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The bobbleheads to commemorate this summer’s political conventions are unveiled

STEVE INSKEEP, HOST:

We're also following this very important news. The bobbleheads to commemorate this summer's Republican and Democratic national conventions are out. They are from the National Bobblehead Hall of Fame. And of course, they're red, white and blue, an elephant and a donkey.

LISA KATHLEEN GRADDY: The elephant and donkey have become a way to show your party affiliation in a very soft sort of nonconfrontational way.

MICHEL MARTIN, HOST:

Lisa Kathleen Graddy is a curator at the Smithsonian National Museum of American History, and she says that the donkey image first appeared in political cartoons during Andrew Jackson's 1828 presidential campaign. The elephant showed up in Illinois in 1860 at the top of an announcement promoting an Abraham Lincoln rally.

INSKEEP: OK, but it was Harper's Weekly cartoonist Thomas Nast - really interesting character. Nast made the symbols popular in the years after the Civil War.

GRADDY: Nast draws the donkey criticizing Democrats who are against the Civil War in the North, who are making light of the death of Edwin Stanton, the secretary of war.

INSKEEP: OK, that was in 1870, so after the war. He drew the elephant four years later in a cartoon called Third-Term Panic.

GRADDY: It shows an elephant labeled The Republican Vote, sort of stumbling around, possibly going to fall through planks of party platforms and create a disaster.

MARTIN: But over time, the two parties embraced their mascots, focusing on each animal's positive traits. Lisa Kathleen Graddy, the Smithsonian curator, says the donkey represents the ordinary citizen with a fierce kick. And for the Republican mascot...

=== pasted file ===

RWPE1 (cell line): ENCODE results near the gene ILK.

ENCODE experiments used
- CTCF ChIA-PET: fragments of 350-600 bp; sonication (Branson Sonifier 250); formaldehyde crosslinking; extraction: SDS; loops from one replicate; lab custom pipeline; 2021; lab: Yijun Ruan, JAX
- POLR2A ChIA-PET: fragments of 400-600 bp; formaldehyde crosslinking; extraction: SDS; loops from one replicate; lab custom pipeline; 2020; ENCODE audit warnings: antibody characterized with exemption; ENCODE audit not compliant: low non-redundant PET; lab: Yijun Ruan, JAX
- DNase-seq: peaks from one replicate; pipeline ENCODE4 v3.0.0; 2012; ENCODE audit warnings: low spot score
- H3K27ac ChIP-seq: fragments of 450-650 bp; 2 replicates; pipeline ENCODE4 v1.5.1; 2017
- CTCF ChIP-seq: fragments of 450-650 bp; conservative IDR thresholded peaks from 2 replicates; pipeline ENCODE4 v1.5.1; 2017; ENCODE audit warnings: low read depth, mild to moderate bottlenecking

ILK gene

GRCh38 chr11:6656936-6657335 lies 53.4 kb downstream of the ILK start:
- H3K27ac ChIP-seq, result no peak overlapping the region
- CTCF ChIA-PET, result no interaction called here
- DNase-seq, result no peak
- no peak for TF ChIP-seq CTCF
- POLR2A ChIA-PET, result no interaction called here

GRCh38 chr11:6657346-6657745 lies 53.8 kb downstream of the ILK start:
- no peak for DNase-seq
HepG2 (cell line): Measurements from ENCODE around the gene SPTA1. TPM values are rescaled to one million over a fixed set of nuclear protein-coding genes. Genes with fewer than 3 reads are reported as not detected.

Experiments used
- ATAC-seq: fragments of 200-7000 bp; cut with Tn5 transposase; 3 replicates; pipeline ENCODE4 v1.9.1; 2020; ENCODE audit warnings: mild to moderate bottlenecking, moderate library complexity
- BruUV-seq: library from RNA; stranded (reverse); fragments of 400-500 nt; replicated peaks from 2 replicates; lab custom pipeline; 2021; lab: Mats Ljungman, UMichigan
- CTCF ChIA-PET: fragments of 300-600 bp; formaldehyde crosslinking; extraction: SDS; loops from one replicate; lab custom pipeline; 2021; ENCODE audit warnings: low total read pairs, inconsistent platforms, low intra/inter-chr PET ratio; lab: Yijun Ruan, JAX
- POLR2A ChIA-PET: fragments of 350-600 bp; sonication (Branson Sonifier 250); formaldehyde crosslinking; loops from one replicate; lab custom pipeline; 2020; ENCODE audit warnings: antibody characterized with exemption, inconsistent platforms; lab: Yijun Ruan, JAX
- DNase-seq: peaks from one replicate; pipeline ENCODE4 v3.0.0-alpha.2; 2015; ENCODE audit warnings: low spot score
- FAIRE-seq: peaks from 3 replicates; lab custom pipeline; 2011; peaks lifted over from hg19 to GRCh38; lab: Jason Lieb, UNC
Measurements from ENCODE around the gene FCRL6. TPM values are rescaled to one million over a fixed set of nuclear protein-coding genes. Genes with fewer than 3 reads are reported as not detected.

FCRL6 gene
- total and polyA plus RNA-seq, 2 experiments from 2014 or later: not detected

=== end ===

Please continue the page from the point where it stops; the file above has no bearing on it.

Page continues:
GRADDY: Elephants are strong. Elephants supposedly have good memories.

INSKEEP: By the mid-1900s, the donkey and elephant merchandise was mass-produced. And of course, as with all politics, there is a strategy behind all of this.

GRADDY: The idea is that if you can get someone to buy these products that symbolize either a candidate or a party, take them into their home, then you have that home now for life.

MARTIN: But, you know, people already have us in their home. They're - we're on the radio.

INSKEEP: Yeah, yeah. Come on.

MARTIN: But, you know, what about perhaps a MORNING EDITION bobblehead or four?

INSKEEP: Four of them. So the A Martínez bobblehead would be the one that I would want to have because...

MARTIN: And I would want the Leila bobblehead.

INSKEEP: Leila would be a great one. I want a Michel Martin bobblehead.

MARTIN: Oh, thank you.

INSKEEP: That'd be good. But I'm...

MARTIN: Set.

INSKEEP: ...Thinking A especially...

MARTIN: Discount for a set.

INSKEEP: ...Because A collects those figures, those superhero figures. So you could have an A Martínez superhero bobblehead.

MARTIN: But he won't let anybody play with them.

INSKEEP: Oh.

MARTIN: I would let you play with the bobblehead.

INSKEEP: Thank you, thank you.

MARTIN: You're welcome.

INSKEEP: Let's not interpret that line too much.

MARTIN: Oh. All right. Transcript provided by NPR, Copyright NPR.

NPR transcripts are created on a rush deadline by an NPR contractor. This text may not be in its final form and may be updated or revised in the future. Accuracy and availability may vary. The authoritative record of NPR’s programming is the audio record.

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